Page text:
The bad news is that the bill no longer includes protections for children who participate in Gay-Straight Alliance clubs. In fact, if they join one, staffers at the schools could theoretically notify parents about it — according to the more progressive opposition party — overriding any privacy concerns for the students themselves. (The conservatives who run the government say that’s not true and that a separate privacy bill protects students from that situation.)
The actions Bill 8 takes will make it more difficult for young people who are queer, who are gay, to see their role in society, to believe that they have just as many rights, just as much right in this country, in this province, to be anything they want,” NDP MLA [New Democratic Party member of the legislative assembly] Joe Ceci said during debate.
GSAs are student-driven support clubs designed to help LGBTQ kids feel accepted. Advocates say they are critical to helping LGBTQ youth avoid being shunned or bullied but suggest some won’t join if there is even a remote chance of their parents being told.
Many students belong to these GSA groups precisely because they don’t have any support at home. For teachers to tattle on them puts those kids in danger. Their physical and emotional safety could be compromised. (Kids have been disowned by their parents and left to the streets for not being straight or cisgender.) It also ruins the relationship between students and teachers, who may be seen as adversaries rather than partners.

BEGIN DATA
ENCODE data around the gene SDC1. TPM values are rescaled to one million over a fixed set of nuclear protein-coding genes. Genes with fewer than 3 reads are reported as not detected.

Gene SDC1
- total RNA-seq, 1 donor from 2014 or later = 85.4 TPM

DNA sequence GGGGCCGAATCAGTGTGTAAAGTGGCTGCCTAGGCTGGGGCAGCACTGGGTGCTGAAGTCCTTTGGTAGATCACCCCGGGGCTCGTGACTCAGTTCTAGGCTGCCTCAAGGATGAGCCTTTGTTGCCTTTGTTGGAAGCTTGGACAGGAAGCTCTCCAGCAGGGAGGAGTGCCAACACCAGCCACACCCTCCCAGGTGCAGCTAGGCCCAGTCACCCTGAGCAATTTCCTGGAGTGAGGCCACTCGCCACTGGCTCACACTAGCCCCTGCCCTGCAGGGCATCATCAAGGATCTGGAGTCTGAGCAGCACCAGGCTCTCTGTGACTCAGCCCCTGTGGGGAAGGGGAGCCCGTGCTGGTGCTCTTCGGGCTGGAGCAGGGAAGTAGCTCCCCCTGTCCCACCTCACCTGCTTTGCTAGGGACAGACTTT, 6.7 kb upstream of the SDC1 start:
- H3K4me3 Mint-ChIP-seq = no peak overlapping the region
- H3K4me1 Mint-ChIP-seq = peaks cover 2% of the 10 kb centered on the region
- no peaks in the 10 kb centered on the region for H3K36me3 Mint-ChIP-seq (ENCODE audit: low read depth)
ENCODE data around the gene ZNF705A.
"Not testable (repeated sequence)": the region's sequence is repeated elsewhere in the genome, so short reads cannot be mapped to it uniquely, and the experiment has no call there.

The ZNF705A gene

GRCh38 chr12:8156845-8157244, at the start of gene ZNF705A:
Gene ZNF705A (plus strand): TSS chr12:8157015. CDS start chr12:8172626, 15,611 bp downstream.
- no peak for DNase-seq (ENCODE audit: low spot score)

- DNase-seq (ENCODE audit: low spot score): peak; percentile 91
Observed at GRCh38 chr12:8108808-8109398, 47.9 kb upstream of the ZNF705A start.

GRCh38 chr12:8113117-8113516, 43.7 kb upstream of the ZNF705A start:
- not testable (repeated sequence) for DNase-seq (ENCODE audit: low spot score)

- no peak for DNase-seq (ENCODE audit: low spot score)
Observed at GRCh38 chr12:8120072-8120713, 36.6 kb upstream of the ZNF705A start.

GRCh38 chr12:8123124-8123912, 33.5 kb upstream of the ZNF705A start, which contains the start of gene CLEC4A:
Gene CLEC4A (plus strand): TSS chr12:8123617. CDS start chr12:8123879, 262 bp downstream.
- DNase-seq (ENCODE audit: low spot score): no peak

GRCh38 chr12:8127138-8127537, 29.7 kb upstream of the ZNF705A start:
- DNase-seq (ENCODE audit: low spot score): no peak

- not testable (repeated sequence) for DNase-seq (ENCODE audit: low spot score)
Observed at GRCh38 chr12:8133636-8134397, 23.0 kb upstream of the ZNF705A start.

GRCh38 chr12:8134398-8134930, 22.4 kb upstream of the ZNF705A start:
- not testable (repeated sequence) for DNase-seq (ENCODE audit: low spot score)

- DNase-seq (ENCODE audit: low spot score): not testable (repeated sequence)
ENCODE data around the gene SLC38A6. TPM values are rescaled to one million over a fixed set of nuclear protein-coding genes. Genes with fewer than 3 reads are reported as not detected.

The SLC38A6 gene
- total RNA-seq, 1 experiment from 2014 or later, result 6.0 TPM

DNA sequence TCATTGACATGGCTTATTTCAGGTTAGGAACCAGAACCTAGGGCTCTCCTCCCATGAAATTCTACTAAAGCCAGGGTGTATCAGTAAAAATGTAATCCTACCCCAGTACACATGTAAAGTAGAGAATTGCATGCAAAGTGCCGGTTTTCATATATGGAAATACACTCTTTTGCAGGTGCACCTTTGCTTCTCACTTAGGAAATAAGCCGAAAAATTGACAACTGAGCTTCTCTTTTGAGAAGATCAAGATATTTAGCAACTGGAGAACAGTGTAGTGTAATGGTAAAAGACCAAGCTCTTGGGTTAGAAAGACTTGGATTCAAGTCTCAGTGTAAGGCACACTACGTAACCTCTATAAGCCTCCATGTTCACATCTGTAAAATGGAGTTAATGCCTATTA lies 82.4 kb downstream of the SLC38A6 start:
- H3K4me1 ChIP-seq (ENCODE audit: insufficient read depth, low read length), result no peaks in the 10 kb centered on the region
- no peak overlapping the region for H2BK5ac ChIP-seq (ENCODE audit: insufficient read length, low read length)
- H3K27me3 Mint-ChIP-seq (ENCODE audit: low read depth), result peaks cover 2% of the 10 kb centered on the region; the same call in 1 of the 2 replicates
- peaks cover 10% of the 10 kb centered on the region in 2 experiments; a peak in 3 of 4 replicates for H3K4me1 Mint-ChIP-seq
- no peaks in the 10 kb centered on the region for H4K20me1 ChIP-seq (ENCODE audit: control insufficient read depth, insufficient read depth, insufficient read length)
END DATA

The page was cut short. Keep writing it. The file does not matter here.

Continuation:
It also raises the question of why a teacher would want to out a student. It implies that there is something inherently dangerous about being LGBTQ — which there isn’t. Any educator who thinks it’s a good idea to inform parents about such a thing clearly has an agenda of putting children in harm’s way. They need to reconsider their career choices.
In any case, the conservatives insist this debate is moot. While those protections have been stripped from the education bill, they exist in another place, they say.
The conservative party also tossed out other amendments suggested by liberals. For example, there was an amendment to force principals to approve (or reject) a GSA group within two weeks of a request — in order to prevent some principals from delaying a decision until after the student graduates. That amendment was tossed out.
Other amendments that didn’t make it into the bill included assurances that LGBTQ teachers and staffers couldn’t be fired because of their sexual orientation and requiring private schools to have the same GSA policies as public schools.
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